Since the beginning of 2021, Hong Kong has the incredible privilege of not only having two vaccines available, but also of being able to choose its vaccine. Despite this, we have seen a form of “vaccine paradox”, where the city has one of the most performing vaccines available worldwide, and also the possibility of choosing their vaccine… Yet most healthcare personnel and the large majority of the population are refusing to get inoculated.
An issue with trust
Since the 2019 protests, and with the 2020 crackdown on democracy activists, the Hong Kong government has been affected by a real issue of trust. The implausible or often absurd utterances by many government officials have managed to discredit their words, to the point that even the most reasonable statements are hardly believed nowadays.
It did not help that in January 2021, the first deliveries of the Pfizer vaccine to Hong Kong were suddenly beset by all sorts of delays, while the Sinovac Chinese vaccine came in quickly after an expedited review of incomplete documentation by the manufacturer.
Where it got more mystifying, was when locals decided that even the Pfizer-BioNtech vaccine was too “dangerous” for them, and decided to massively sit out the vaccine bookings. The involvement of the Chinese firm Fosun Biotech definitely complicated the understanding for anyone not familiar with distribution and licensing deals in the Pharma world.
A stuttering start
The real kick-off of vaccination was on 26 February 2021, when after a long delay, the first Community Vaccination Centres (CVC) for Sinovac came online. Although tepid, the uptake was encouraged by local relays of the DAB, the pro-China establishment party.
After the initial wave of elderly candidates (those were the only ones allowed to get vaccinated, along with a maximum of two accompanying “carers), the bookings remained somehow unstable.
To try and increase coverage, the Hong Kong Government then opened vaccination to anyone above 30 years. This extension was met with enthusiasm by expats and enlightened locals, and while the bump in registrations was short-lived, it soon ended.
BioNtech stopped for “vials issues”
Then happened the disaster. All of a sudden, the Hong Kong Government suspended all BioNtech vaccinations, because it allegedly found issues with some vials upon defrosting. It took a couple of weeks before a new batch of vaccine was shipped, and this, among others, caused almost one week delay for my second shot (should have been taken after 21 days, was effectively taken later, but can be taken up to 42 days later).
The official version was that defrosting caused some crimping of the vials’ covers, hence
Finally after an “investigation” which bordered the ridiculous, a new batch of vaccines was sent to Hong Kong, allowing thus the resumption of the vaccination program, despite the delays.
That’s how, in the middle of April, I finally managed to get my second shot of Pfizer vaccine.
The vaccine fear
Part of the rejection of the vaccination resides in the mistrust of the authorities as several articles have pointed out. But the very paradox is that Hongkongers have been pretty good at obtaining information autonomously, and without the intervention of the government. There is a wealth of information available online on vaccines, their side effects or the clinical trials that took place (except for Sinovac, but obviously, nobody is obliged to get that vaccine).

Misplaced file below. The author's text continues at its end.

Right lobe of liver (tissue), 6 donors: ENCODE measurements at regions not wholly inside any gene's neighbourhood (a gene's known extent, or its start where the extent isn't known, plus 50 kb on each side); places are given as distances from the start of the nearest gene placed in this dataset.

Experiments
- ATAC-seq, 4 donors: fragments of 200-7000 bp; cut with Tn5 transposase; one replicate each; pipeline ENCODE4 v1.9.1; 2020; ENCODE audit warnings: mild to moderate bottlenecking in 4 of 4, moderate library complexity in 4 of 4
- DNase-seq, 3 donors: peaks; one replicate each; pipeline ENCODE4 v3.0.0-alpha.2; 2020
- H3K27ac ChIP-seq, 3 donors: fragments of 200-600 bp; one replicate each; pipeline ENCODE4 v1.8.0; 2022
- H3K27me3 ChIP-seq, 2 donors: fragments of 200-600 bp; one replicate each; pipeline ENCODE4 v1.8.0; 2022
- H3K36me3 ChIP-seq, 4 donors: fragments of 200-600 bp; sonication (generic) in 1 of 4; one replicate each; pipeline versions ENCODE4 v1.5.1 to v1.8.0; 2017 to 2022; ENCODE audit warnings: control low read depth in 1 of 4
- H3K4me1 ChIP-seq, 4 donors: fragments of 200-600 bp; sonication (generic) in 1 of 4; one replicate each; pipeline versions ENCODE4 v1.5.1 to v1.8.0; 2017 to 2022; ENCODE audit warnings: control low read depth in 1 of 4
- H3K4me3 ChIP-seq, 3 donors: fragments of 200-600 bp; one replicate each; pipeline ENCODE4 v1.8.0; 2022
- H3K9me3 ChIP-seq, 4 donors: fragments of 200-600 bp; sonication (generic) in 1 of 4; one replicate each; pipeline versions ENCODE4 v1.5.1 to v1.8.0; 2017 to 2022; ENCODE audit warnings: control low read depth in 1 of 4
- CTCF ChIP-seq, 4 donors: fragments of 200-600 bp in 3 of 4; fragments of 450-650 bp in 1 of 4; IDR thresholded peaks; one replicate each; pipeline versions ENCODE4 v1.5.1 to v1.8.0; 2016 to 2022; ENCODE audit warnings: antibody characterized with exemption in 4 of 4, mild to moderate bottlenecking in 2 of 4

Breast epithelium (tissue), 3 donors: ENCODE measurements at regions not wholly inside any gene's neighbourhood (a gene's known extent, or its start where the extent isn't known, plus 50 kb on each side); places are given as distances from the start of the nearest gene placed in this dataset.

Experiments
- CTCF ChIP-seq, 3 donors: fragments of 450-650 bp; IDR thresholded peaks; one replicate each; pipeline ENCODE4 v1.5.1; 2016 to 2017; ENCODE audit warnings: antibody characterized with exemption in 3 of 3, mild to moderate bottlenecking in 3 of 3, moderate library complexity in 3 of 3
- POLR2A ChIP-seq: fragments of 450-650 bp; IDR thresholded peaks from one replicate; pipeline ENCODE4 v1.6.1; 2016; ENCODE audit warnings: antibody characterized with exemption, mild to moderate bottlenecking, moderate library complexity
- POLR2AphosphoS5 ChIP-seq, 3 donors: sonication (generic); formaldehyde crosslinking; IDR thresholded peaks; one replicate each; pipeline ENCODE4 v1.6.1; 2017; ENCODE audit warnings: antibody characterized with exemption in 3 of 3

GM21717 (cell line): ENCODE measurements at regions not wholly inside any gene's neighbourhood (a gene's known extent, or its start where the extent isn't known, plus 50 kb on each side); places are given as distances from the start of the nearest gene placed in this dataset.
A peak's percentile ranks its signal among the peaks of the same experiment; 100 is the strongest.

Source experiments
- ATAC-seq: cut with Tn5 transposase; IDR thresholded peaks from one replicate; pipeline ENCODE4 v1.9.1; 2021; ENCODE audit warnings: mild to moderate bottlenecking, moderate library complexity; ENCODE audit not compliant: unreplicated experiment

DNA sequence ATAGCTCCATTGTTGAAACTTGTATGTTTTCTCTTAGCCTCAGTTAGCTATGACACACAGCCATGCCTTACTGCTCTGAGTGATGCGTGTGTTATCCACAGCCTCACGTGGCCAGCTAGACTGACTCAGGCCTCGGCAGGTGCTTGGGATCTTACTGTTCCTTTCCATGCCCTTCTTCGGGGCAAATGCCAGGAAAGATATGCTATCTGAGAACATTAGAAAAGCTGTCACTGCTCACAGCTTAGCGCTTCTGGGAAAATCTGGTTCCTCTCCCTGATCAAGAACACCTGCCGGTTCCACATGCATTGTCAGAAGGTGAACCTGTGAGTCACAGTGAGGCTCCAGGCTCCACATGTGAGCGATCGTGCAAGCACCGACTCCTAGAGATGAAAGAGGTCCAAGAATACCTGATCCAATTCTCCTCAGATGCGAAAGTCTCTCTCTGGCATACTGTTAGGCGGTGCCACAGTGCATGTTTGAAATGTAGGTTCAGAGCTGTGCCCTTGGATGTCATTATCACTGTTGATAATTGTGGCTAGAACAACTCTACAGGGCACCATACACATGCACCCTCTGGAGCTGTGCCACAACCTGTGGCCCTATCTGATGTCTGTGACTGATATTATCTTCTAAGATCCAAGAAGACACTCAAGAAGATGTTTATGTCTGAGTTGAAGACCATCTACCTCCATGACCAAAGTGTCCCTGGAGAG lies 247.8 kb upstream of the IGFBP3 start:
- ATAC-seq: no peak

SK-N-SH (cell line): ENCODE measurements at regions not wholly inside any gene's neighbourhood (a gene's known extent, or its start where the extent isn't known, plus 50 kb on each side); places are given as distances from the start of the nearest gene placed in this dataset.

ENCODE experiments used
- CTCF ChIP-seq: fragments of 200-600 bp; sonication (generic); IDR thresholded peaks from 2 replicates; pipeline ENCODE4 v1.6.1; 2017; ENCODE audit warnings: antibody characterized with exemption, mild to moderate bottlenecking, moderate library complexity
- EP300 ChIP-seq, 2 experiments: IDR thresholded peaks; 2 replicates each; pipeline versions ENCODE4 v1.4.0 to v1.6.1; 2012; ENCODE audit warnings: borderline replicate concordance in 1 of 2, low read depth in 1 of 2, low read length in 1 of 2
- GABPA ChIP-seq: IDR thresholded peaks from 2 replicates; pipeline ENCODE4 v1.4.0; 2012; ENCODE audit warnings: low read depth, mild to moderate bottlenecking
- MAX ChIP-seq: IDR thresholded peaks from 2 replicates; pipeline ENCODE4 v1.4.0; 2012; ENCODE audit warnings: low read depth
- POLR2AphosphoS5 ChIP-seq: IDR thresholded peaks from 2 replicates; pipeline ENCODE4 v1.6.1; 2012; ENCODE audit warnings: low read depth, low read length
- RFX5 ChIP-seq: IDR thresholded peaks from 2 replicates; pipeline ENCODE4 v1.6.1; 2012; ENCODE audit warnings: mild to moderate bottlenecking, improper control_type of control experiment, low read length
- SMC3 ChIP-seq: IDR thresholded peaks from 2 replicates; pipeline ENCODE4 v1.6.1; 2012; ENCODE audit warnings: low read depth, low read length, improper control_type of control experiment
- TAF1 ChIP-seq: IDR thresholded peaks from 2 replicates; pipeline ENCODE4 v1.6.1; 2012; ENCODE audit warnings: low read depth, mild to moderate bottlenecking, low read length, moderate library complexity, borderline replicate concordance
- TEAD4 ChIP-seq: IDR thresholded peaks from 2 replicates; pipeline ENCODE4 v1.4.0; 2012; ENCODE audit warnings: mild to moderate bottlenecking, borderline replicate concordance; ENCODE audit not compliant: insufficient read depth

The real reason for the rejection, among the protesters milieus, seems to be the desire of not handing over a victory to the Government. Other reasons, among the general public, seems an inordinate fear of vaccines, especially due to their quick development time (I heard that many ladies in childbearing age are scared of being rendered sterile or risking spontaneous abortions if they get vaccinated).This did not improve after two pregnant women happened to lose their baby shortly after a vaccination (without any causal link being demonstrated).
It seems that our modern society has been creating an expectation of invulnerability for people who do not seem to even consider remotely the presence of death. This is probably to link to the other great avoidance of death in the Chinese culture.
To remedy this irrational fear, the HK Government turned to another irrational aspect of HK behavior. It pushed the private sector to organize lotteries, offering free apartments, cash prizes, etc. In fact, beyond personal safety in a city that got a reasonable handle on the epidemic by turning the city into a literal fortress, people have been delaying inoculation, also because they expect some form of reward for it.
It is another form of vaccine paradox, that while the rest of the world is painfully aching for vaccines that are not even available, Hongkongers expect to be paid to take it. But this is also the consequence of a society that took the habit of functioning on a clientelist mode, where quid pro quo is the norm between constituents and their politicians.
This more fundamentally challenges the idea of the 2019-2020 protests, where it was advocated that Hongkongers are politically mature to decide their own political future. The lack of leadership and also the lack of decent political leaders does not plead for the political maturity of Hong Kong.